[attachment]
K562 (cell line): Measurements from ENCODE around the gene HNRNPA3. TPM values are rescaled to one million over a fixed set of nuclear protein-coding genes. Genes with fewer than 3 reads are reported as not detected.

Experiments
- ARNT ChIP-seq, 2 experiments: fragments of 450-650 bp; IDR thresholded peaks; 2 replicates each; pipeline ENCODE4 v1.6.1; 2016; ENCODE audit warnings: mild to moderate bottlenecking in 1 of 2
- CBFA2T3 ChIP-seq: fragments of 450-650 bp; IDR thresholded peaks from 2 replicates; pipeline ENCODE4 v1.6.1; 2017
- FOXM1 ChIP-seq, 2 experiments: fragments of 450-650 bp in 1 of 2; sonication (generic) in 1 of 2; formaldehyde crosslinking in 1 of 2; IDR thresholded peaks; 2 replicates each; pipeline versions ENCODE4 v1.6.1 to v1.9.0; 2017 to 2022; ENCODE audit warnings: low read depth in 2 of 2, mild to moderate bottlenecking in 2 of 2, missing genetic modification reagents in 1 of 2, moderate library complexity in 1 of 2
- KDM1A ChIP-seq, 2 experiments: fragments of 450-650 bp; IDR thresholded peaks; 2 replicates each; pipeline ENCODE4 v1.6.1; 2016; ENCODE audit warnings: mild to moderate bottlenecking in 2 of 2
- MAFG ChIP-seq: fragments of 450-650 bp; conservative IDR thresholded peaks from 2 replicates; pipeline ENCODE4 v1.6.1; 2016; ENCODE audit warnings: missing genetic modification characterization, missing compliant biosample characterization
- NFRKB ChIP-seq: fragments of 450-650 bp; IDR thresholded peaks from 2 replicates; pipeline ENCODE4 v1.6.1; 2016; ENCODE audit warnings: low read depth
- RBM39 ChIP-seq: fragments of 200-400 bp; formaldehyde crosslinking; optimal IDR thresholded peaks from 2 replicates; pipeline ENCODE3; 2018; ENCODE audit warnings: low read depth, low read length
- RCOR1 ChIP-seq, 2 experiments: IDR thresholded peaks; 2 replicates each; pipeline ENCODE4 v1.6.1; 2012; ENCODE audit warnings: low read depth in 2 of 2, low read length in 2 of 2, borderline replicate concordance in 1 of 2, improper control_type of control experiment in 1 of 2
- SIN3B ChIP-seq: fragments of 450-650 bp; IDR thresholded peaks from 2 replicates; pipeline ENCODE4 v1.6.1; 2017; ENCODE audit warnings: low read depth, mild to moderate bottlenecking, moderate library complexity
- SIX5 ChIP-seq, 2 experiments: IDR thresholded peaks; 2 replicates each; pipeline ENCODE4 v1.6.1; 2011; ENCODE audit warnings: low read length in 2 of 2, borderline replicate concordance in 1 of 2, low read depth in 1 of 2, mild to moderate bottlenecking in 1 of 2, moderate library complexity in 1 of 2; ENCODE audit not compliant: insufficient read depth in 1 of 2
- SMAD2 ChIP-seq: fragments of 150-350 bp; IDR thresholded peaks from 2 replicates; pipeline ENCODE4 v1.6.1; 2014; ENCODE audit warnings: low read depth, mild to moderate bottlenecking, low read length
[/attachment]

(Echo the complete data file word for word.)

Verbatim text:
K562 (cell line): Measurements from ENCODE around the gene HNRNPA3. TPM values are rescaled to one million over a fixed set of nuclear protein-coding genes. Genes with fewer than 3 reads are reported as not detected.

Experiments
- ARNT ChIP-seq, 2 experiments: fragments of 450-650 bp; IDR thresholded peaks; 2 replicates each; pipeline ENCODE4 v1.6.1; 2016; ENCODE audit warnings: mild to moderate bottlenecking in 1 of 2
- CBFA2T3 ChIP-seq: fragments of 450-650 bp; IDR thresholded peaks from 2 replicates; pipeline ENCODE4 v1.6.1; 2017
- FOXM1 ChIP-seq, 2 experiments: fragments of 450-650 bp in 1 of 2; sonication (generic) in 1 of 2; formaldehyde crosslinking in 1 of 2; IDR thresholded peaks; 2 replicates each; pipeline versions ENCODE4 v1.6.1 to v1.9.0; 2017 to 2022; ENCODE audit warnings: low read depth in 2 of 2, mild to moderate bottlenecking in 2 of 2, missing genetic modification reagents in 1 of 2, moderate library complexity in 1 of 2
- KDM1A ChIP-seq, 2 experiments: fragments of 450-650 bp; IDR thresholded peaks; 2 replicates each; pipeline ENCODE4 v1.6.1; 2016; ENCODE audit warnings: mild to moderate bottlenecking in 2 of 2
- MAFG ChIP-seq: fragments of 450-650 bp; conservative IDR thresholded peaks from 2 replicates; pipeline ENCODE4 v1.6.1; 2016; ENCODE audit warnings: missing genetic modification characterization, missing compliant biosample characterization
- NFRKB ChIP-seq: fragments of 450-650 bp; IDR thresholded peaks from 2 replicates; pipeline ENCODE4 v1.6.1; 2016; ENCODE audit warnings: low read depth
- RBM39 ChIP-seq: fragments of 200-400 bp; formaldehyde crosslinking; optimal IDR thresholded peaks from 2 replicates; pipeline ENCODE3; 2018; ENCODE audit warnings: low read depth, low read length
- RCOR1 ChIP-seq, 2 experiments: IDR thresholded peaks; 2 replicates each; pipeline ENCODE4 v1.6.1; 2012; ENCODE audit warnings: low read depth in 2 of 2, low read length in 2 of 2, borderline replicate concordance in 1 of 2, improper control_type of control experiment in 1 of 2
- SIN3B ChIP-seq: fragments of 450-650 bp; IDR thresholded peaks from 2 replicates; pipeline ENCODE4 v1.6.1; 2017; ENCODE audit warnings: low read depth, mild to moderate bottlenecking, moderate library complexity
- SIX5 ChIP-seq, 2 experiments: IDR thresholded peaks; 2 replicates each; pipeline ENCODE4 v1.6.1; 2011; ENCODE audit warnings: low read length in 2 of 2, borderline replicate concordance in 1 of 2, low read depth in 1 of 2, mild to moderate bottlenecking in 1 of 2, moderate library complexity in 1 of 2; ENCODE audit not compliant: insufficient read depth in 1 of 2
- SMAD2 ChIP-seq: fragments of 150-350 bp; IDR thresholded peaks from 2 replicates; pipeline ENCODE4 v1.6.1; 2014; ENCODE audit warnings: low read depth, mild to moderate bottlenecking, low read length